Wondering if you can write?

The answer is always yes at AWA workshops.

Founder Pat Schneider believed we are born with creative genius that deserves to be realized. Workshops follow her philosophy that:

A writer is someone who writes, and every writer has a unique voice

About AWA

AWA is an international, not-for-profit writing organization

AWA has spent decades proving everyone can write and enjoy it, without criticism or judgment. Workshops follow a method proven to work to find your writing voice.

Workshops have been running globally since 1981. They are calm, safe (often joyous) spaces that respect your inner artist.

Find a workshop here.

Writing Can Heal
The method can also help participants work through emotions, relieve stress, and discover hidden strengths. Many AWA facilitators work with community service agencies to provide a powerful, non-clinical mode of support for their members

Read much more about AWA here.

About the AWA Method


“The AWA method… cracked open my world and spilled it with all of its light and darkness onto paper. It created a safe and supportive haven for my writing to flourish in poetry, in fiction, in memoir.” – from Annabelle Murray, on the AWA website


AWA workshops inspire and support you to find your authentic voice and to experiment without fear of criticism or judgment.

The Five Affirmations of AWA Workshops

  1. Everyone has a strong, unique voice.
  2. Everyone is born with creative genius.
  3. Writing as an art form belongs to all people, regardless of economic class or education.
  4. The teaching of craft can be done without damage to a writer’s original voice or artistic self-esteem.
  5. A writer is someone who writes.

What exactly happens in a Workshop?

Workshops are safe, encouraging, creative places that usually begin with the leader offering a writing prompt – the suggested starting point for a new piece of writing (by hand in a notebook or on your device)

  • From Memory or Imagination:  A prompt could be a sentence, an object, a photo or even a piece of music. But if the prompt doesn’t speak to you, you can write anything you want.
  • Everyone Writes: Groups are usually no larger than a dozen people, writing together in silence for short bursts (15 minutes) or longer.
  • Invited but not Mandatory: Everyone is invited to share their just written “first draft” writing.  You are free to decline and just listen to other people’s writing.
  • Deeply Listen: We share our thoughts by telling each other what we liked, what remained with us and what was strong about each piece of writing. There are no questions, no critiques and no challenges to what you write.


  1. Everyone’s writing is treated with equal respect and value.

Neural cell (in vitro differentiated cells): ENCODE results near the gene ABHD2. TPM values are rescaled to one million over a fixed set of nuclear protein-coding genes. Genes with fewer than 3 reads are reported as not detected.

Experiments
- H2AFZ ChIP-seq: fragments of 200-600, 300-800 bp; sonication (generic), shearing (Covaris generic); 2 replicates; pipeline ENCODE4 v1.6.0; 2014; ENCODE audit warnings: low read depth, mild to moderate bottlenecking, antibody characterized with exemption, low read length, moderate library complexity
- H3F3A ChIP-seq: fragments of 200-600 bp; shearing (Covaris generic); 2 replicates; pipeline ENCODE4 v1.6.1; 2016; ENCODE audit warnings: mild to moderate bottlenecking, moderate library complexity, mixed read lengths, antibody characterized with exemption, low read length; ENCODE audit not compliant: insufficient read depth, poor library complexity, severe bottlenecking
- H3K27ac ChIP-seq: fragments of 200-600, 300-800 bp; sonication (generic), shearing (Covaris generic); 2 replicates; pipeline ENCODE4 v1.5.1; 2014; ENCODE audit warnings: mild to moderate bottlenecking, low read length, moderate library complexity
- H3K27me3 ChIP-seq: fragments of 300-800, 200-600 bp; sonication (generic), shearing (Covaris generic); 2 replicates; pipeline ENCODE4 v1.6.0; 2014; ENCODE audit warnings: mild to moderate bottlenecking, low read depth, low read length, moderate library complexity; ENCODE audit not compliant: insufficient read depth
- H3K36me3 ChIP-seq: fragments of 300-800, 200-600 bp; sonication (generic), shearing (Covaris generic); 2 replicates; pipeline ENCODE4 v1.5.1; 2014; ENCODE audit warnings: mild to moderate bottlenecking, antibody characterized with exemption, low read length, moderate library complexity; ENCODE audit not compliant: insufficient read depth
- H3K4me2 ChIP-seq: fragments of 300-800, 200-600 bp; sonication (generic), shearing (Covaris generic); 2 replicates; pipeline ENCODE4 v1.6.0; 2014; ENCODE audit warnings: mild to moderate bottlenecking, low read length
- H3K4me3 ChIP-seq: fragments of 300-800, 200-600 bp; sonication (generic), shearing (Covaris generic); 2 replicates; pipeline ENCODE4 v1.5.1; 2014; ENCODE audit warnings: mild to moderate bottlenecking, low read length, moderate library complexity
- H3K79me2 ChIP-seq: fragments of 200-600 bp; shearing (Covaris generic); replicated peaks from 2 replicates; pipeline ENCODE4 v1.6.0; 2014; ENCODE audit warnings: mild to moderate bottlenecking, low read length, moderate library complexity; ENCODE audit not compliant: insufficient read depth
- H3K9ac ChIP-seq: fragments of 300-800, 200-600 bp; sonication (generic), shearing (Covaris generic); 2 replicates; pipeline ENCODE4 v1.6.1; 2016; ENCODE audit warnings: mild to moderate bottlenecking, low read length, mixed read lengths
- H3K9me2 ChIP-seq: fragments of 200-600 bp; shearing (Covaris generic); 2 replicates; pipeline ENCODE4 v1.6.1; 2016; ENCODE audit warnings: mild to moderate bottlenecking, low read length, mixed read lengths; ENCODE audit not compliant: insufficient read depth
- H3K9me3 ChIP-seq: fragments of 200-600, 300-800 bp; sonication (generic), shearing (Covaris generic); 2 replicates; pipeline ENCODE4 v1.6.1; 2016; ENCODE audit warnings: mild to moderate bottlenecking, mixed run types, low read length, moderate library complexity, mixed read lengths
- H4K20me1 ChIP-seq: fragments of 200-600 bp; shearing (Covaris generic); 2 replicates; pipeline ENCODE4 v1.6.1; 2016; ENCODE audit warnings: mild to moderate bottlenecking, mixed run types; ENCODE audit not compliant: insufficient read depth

2. Writing is kept confidential and treated as fiction.
  3. Writers can refrain from reading their work aloud.
  4. Responses to just-written work reflect what is strong and successful.
  5. Responses and exercises support the development of literary craft.
  6. When Listening in an AWA workshop we enter the universe that the writer has created and leave our assumptions behind.  We listen without preconceived ideas about what the story should be about, how the poem should sound, or what we might do differently.

To find an AWA workshop,  go to the calendar here

About Joan Walters

Joan Walters is an AWA affiliate with a background in journalism & social work and experience mentoring young writers.

A writer since childhood, Joan sees AWA as a way to find equanimity in an off-balance world. She believes writing from the soul without fear of criticism is a path to creative fulfilment.

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More than 30 years at major news organizations, including long-time training editor for young writers. Master’s degree from the Medill School, Northwestern University.

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Art Blogger

Credentialed writer on the visual arts for more than a decade, posting since 2011 on Canadian Art Junkie, with 20,000 followers.

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AWA Affiliate

Formally trained to run workshops in the AWA method. Building a workshop practice with non-profit groups and anyone writing to make themselves whole.

AWA changed my writing life.

I am a journalist. I wrote daily. But I also slogged away in personal journals for years without feeling I was writing  anything creative.

Then I joined an AWA group and started to get somewhere. More on the AWA Method here .

Check the AWA main site for workshops you would be interested in attending.

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